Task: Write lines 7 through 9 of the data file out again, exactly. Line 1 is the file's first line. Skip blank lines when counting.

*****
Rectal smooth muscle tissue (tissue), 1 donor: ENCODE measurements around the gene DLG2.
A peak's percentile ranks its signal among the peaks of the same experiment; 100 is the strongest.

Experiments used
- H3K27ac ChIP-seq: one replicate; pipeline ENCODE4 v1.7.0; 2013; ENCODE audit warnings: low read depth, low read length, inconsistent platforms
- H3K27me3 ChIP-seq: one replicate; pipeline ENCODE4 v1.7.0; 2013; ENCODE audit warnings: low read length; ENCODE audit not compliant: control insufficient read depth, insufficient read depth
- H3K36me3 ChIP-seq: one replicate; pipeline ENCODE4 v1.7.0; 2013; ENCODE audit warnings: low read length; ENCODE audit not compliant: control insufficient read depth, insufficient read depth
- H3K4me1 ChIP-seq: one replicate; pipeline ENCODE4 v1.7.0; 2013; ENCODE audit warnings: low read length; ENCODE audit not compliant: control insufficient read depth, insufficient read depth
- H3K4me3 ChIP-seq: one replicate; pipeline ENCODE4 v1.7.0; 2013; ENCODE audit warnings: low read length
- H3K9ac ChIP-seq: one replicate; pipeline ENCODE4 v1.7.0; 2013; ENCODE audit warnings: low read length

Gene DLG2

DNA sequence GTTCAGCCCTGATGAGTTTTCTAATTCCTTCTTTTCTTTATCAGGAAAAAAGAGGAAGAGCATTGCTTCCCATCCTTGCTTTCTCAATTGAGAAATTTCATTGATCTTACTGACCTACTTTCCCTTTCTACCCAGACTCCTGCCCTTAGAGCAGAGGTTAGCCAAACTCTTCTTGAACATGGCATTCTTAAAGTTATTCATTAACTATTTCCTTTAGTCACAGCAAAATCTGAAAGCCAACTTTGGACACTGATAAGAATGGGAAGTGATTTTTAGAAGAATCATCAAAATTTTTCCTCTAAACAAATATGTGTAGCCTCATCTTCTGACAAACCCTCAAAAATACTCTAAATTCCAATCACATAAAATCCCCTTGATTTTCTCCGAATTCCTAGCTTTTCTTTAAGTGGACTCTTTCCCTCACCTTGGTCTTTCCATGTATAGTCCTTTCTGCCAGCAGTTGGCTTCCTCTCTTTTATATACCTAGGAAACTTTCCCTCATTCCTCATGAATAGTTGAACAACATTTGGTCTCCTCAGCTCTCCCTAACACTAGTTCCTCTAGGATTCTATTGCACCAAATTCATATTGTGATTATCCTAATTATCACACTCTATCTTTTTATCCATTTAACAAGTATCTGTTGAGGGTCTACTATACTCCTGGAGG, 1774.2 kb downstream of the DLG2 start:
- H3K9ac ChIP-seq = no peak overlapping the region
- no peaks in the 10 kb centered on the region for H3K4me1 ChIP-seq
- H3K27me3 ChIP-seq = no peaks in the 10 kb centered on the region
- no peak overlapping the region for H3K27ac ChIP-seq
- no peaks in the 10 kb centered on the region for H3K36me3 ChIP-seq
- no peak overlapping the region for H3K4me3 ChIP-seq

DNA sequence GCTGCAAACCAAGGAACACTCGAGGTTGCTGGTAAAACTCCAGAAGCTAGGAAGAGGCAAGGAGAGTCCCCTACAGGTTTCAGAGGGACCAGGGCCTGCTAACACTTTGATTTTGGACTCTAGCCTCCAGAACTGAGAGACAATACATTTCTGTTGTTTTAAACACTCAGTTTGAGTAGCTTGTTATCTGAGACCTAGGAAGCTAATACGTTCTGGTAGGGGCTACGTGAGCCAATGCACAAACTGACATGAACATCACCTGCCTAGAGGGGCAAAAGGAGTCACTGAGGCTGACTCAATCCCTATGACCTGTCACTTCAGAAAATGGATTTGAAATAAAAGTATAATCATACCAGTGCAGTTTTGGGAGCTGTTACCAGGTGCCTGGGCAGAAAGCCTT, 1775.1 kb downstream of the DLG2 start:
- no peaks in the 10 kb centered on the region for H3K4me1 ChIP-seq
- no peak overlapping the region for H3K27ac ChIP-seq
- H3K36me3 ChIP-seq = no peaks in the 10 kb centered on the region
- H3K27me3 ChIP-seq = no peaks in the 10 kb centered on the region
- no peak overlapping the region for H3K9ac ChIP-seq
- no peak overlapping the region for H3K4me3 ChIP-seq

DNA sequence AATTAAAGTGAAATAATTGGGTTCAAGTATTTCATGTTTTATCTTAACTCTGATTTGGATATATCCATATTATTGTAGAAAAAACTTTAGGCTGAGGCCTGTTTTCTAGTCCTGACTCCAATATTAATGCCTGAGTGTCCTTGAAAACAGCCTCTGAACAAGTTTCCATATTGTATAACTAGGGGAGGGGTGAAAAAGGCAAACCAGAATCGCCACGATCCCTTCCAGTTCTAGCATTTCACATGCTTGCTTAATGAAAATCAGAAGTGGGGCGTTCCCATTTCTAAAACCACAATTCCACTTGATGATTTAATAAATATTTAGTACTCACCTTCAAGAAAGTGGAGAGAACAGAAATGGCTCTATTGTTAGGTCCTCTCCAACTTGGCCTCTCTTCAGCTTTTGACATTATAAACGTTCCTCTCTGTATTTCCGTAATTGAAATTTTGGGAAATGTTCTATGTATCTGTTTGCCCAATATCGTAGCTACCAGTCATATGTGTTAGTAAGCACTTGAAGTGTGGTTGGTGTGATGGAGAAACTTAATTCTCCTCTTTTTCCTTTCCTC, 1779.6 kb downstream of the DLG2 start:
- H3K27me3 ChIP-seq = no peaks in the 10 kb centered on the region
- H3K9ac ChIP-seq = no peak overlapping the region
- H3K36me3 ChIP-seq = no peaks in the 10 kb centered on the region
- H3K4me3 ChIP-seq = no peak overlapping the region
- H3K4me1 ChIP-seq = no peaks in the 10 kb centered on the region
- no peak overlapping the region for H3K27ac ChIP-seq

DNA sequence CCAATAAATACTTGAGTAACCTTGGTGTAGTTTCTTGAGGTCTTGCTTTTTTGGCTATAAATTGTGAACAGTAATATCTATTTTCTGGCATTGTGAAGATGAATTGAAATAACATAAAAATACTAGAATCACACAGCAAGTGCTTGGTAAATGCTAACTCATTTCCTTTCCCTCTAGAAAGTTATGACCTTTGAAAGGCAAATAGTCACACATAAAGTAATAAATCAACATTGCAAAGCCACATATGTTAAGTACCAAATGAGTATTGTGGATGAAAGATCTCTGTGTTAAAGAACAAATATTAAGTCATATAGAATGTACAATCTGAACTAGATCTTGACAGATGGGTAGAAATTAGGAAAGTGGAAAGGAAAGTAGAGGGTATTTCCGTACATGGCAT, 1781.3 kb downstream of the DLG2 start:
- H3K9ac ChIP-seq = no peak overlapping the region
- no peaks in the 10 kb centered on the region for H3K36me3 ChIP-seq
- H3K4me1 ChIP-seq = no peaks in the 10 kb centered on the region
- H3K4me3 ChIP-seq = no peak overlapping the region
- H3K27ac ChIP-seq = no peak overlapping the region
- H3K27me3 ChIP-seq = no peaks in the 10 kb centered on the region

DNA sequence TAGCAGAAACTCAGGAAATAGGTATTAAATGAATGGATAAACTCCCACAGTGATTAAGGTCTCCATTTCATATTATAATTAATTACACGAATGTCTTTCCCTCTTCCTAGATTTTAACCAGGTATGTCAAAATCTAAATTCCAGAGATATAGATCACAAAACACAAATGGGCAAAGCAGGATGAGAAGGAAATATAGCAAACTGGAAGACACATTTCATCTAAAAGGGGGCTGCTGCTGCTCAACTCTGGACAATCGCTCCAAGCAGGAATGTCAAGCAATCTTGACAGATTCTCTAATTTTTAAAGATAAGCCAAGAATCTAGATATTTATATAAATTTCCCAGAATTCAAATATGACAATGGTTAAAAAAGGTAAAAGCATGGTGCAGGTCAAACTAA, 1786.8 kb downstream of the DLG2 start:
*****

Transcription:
- H3K4me1 ChIP-seq: one replicate; pipeline ENCODE4 v1.7.0; 2013; ENCODE audit warnings: low read length; ENCODE audit not compliant: control insufficient read depth, insufficient read depth
- H3K4me3 ChIP-seq: one replicate; pipeline ENCODE4 v1.7.0; 2013; ENCODE audit warnings: low read length
- H3K9ac ChIP-seq: one replicate; pipeline ENCODE4 v1.7.0; 2013; ENCODE audit warnings: low read length